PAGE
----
Regional Risk Spotlight: Riyadh-Based Attorney Robert Thoms Talks Formal and Informal Anti-Corruption Control in Saudi Arabia

    With the price of oil down precipitously, Saudi Arabia finds itself in a time of economic change. While the country has recently enacted a significant number of laws and regulations targeting corruption, secrecy around enforcement leaves many companies unsure of what is expected of them. Such confusion is particularly concerning for multinationals doing business with the country’s three largest companies, all of which are at least partially state-owned. The FCPA Report recently spoke with Riyadh-based attorney Robert Thoms, a senior attorney at The Law Firm of Salah Al-Hejailan, to discuss Saudi Arabia’s anti-corruption climate and the many ways the country controls corruption both inside and outside of the legal system. See previously “Regional Risk Spotlight: John Vincent Lonsberg of Baker Botts Helps Untangle the U.A.E.’s Web of Anti-Corruption Laws” (Oct. 21, 2015).

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  • From Vol. 4 No.21 (Oct. 21, 2015)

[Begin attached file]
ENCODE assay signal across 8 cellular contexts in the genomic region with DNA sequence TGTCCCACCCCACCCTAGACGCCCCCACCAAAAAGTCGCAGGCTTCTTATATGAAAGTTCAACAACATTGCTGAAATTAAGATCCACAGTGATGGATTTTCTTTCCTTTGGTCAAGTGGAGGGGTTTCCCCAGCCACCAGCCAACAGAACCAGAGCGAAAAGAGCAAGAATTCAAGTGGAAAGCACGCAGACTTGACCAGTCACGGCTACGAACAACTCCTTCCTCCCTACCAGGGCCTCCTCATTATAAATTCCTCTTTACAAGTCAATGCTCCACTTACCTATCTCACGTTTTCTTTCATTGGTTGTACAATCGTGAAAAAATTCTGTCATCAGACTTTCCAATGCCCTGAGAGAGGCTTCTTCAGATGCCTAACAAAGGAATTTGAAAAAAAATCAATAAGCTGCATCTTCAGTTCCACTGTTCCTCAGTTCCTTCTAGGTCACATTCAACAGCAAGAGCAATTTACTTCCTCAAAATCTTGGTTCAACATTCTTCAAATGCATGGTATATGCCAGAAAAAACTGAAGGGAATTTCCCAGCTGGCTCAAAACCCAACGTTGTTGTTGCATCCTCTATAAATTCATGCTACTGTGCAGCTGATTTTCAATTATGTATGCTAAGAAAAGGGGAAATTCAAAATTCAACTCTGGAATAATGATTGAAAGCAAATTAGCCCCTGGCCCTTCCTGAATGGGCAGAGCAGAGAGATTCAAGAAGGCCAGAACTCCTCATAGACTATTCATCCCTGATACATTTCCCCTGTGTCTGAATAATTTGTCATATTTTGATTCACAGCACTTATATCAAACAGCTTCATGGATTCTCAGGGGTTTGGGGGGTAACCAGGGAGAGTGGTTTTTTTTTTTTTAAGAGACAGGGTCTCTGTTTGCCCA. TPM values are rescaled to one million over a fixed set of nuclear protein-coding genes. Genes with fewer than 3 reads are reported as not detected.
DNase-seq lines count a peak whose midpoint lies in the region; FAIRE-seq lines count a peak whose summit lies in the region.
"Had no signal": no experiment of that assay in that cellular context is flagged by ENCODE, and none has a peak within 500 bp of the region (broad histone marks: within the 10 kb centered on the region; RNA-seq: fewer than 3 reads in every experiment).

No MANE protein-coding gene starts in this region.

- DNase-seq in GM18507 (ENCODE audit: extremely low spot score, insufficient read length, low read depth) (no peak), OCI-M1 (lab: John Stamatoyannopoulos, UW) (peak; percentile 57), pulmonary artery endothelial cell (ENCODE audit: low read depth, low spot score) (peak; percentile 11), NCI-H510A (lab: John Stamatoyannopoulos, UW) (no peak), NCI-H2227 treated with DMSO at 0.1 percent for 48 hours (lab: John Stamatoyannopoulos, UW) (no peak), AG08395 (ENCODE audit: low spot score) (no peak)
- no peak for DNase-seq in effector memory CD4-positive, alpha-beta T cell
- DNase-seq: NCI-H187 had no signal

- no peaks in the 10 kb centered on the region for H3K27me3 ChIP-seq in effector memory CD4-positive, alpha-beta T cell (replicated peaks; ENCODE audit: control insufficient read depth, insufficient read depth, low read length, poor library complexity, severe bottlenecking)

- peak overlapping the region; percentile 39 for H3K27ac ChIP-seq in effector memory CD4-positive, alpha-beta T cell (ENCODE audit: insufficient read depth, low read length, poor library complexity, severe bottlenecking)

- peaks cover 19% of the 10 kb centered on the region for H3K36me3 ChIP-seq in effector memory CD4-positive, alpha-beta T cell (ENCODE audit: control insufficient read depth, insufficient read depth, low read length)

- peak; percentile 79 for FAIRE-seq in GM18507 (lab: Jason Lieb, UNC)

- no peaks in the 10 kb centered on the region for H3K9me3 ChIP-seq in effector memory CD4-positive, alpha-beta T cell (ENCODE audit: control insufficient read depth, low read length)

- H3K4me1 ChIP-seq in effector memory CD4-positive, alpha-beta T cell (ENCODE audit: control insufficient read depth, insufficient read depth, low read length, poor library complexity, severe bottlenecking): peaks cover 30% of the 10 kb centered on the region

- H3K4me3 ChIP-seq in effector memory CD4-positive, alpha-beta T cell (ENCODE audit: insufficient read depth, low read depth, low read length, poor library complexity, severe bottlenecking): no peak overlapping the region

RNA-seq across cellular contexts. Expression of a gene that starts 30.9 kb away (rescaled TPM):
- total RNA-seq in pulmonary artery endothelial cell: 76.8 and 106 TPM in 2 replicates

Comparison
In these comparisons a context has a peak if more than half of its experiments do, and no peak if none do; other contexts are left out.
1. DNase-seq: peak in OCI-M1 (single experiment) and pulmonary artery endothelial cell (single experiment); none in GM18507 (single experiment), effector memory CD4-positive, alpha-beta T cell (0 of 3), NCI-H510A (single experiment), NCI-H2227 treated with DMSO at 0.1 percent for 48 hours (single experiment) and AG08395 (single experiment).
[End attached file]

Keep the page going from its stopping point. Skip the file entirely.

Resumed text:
Regional Risk Spotlight: John Vincent Lonsberg of Baker Botts Helps Untangle the U.A.E.’s Web of Anti-Corruption Laws

    The Middle East is an increasingly attractive place to do business, particularly for the energy and defense sectors.  It can be tempting to consider the region as a uniform block with the same laws and cultures.  However, local anti-corruption laws can vary drastically from country to country in the area.  The United Arab Emirates is not the largest country in the region, but due to its federal structure, it has one of the most complicated anti-corruption regimes.  Its web of federal laws, local laws and ministry policies can make it difficult for foreign companies to identify anti-corruption risks.  For this installment of the Regional Risk Spotlight series, The FCPA Report spoke with John Vincent Lonsberg, a partner at Baker Botts based in Dubai, who has more than three decades of experience doing business in this part of the world.  Lonsberg discussed, among other things, how the U.A.E.’s conflicts of interest laws and economic offset programs complicate working with local third parties, the difficulties of determining who is a foreign official and changing attitudes towards gift-giving in this wealthy federation.  See “Mitigating Corruption Risk in the Middle East (Part One of Two),” The FCPA Report, Vol. 4, No. 15 (Jul. 22, 2015); Part Two, Vol. 4, No. 16 (Aug. 5, 2015).